Tag: novels

Need a Shot of Inspiration? You Can’t Beat Lakeside Ohio


Our cottage this week at Lakeside.

My happy spot is a gated community on the shores of Lake Erie called Lakeside. My family and I have rented a cottage this week and are busy taking in the sights and sounds of the summer season.

Like its more famous cousin in New York, Lakeside is a Chautauqua-style vacation spot dating back to the late 1800’s. Visitors breathe in its history and shroud of vacationing happiness from the moment they pass through the gate. Writers draw inspiration from the ivy crawling up the sides of the quaint, and sometimes creepy, Victorian cottages. At least I do.


Vines grow up the sides of this old cottage. Could it be haunted? If so, they’re happy ghosts.

Something for everyone
Lakeside has entertainment galore for young and old alike. The kiddies can run and shout in the splash pool, collect sand in their bottoms on the beach, or jump and climb on one of the many playgrounds sprinkled throughout the grounds.


Felix Cavalieri’s Rascals at Lakeside, Ohio

Teens can play video games, ping-pong, foosball or good old-fashioned board games in the teen center by the lake. And people of all ages can compete in shuffleboard, miniature golf, tennis, and basketball or enjoy nightly entertainment in Hoover Auditorium. On Saturday, we were entertained by Felix Cavalieri’s Rascals.

If games aren’t your thing, well then, you may want to sign up for an art class at the Rhein Center, take a yoga or cooking class, set sail on a sailboat or enjoy a walk by the lake. This week, I’ll turn hammered silverware into plant markers and make a lighted glass block. I’ll also connect with fellow author, Jena Henry, who teaches a class on self-publishing each week during the season.

There’s ice-cream and shopping, too — half the fun is moving around by bike or golf cart from store to store.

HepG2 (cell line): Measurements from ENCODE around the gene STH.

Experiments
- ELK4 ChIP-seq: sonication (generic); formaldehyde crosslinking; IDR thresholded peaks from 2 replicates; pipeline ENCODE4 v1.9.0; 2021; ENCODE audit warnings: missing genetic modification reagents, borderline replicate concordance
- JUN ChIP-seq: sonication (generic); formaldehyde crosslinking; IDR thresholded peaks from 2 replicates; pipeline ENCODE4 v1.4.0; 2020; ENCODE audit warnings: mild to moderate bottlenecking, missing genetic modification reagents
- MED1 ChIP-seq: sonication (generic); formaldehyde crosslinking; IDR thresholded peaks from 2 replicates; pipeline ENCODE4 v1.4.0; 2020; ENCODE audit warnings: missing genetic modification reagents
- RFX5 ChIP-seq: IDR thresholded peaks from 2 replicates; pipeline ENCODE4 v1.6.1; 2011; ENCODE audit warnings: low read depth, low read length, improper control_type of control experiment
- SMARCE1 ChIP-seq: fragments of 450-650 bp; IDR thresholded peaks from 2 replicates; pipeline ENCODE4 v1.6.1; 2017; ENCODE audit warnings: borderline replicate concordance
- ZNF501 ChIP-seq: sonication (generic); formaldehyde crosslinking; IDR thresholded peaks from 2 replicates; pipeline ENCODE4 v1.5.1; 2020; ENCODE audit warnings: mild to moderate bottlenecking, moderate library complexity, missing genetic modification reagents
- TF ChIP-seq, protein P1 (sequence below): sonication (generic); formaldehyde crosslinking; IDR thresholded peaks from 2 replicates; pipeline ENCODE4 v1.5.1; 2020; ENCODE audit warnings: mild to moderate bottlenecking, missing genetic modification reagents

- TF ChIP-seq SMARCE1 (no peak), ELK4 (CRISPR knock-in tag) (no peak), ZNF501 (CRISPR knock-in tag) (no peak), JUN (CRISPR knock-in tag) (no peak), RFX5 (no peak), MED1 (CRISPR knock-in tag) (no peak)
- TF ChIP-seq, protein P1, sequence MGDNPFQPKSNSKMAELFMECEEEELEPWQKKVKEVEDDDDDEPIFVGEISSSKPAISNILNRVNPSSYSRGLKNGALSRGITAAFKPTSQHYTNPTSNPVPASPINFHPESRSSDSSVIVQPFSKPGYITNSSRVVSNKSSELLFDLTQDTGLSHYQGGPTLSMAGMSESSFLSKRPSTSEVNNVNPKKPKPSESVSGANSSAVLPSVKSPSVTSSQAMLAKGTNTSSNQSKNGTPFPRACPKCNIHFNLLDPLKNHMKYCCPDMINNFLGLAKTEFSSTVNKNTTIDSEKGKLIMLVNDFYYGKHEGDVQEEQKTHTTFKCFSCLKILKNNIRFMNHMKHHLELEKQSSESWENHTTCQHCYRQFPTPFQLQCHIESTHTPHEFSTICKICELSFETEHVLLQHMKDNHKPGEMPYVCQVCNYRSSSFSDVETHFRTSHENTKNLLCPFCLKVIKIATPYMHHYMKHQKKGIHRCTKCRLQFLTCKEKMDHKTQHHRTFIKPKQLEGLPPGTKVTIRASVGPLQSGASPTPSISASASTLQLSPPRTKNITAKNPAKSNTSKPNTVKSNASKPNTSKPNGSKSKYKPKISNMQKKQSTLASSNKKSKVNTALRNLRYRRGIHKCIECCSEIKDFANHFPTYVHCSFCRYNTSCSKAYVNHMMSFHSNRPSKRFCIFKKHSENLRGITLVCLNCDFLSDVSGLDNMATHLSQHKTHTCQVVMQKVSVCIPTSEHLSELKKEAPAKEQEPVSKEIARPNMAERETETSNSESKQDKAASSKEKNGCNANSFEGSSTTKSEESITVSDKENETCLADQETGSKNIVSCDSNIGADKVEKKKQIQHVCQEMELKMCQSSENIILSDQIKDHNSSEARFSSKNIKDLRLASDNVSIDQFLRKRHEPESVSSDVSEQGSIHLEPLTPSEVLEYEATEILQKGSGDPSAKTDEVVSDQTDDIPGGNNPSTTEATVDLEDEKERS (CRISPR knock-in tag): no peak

To have and to hold
This is our twenty-third year for Lakeside. (Don’t I feel old.) My husband and I first drove through the gate to celebrate our one-year anniversary in 1993. Lakeside grabbed a hold of my heart on that visit, and we’ve returned every year since, eventually bringing our children, friends and extended family with us.

From time to time, I try to articulate what makes Lakeside unique in this day and age of exotic vacations and four-star hotels. The accommodations are not fancy. You bring your own sheets and towels in most of the cottage rentals. It’s not uncommon to sit on mismatched furniture or sleep in beds with patchwork quilts. In the cottage where we are staying, family photos decorate the walls in the dining room, along with a collection of teacups. Harmless bugs, called Mayflies, swarm in from off the lake and roost in the rafters on the outside patio. The houses are built so close together, the smell of the neighbor’s dinner on the grill drifts into the yard, making my mouth water.


Family photos on the walls of our cottage rental.


Mayflies cling to the roof on our patio.

Mayflies cling to the roof on our patio.


Tea for two or more...Lakeside have its own tea room but these teacups are on display in our rental.

Tea for two or more…Lakeside does have its own tea room, but these teacups are on display in our rental.

No the accommodations are less than desirable, and yet, I find myself relaxing into the cushions on the wicker chairs and soaking in the ambience of the place, like the air plant on my kitchen window at home after a long period without water. Today, I churn out 1,000 words on my current manuscript, and I write this blog.

One of the many beautiful flower displays, which grace the grounds of Lakeside.

One of the many beautiful flower displays, which grace the grounds of Lakeside.

“Smell that?” My mother-in-law asks, peering into the window of the cottage across the street, which is for sale.

I dutifully take a whiff. The musty smell of old wood and damp, like a thousand storms off the lake, assaults my nostrils.

“That’s the smell of old houses.”

“I love that smell,” I say. Even as the words leave my mouth, I realize I do love that smell.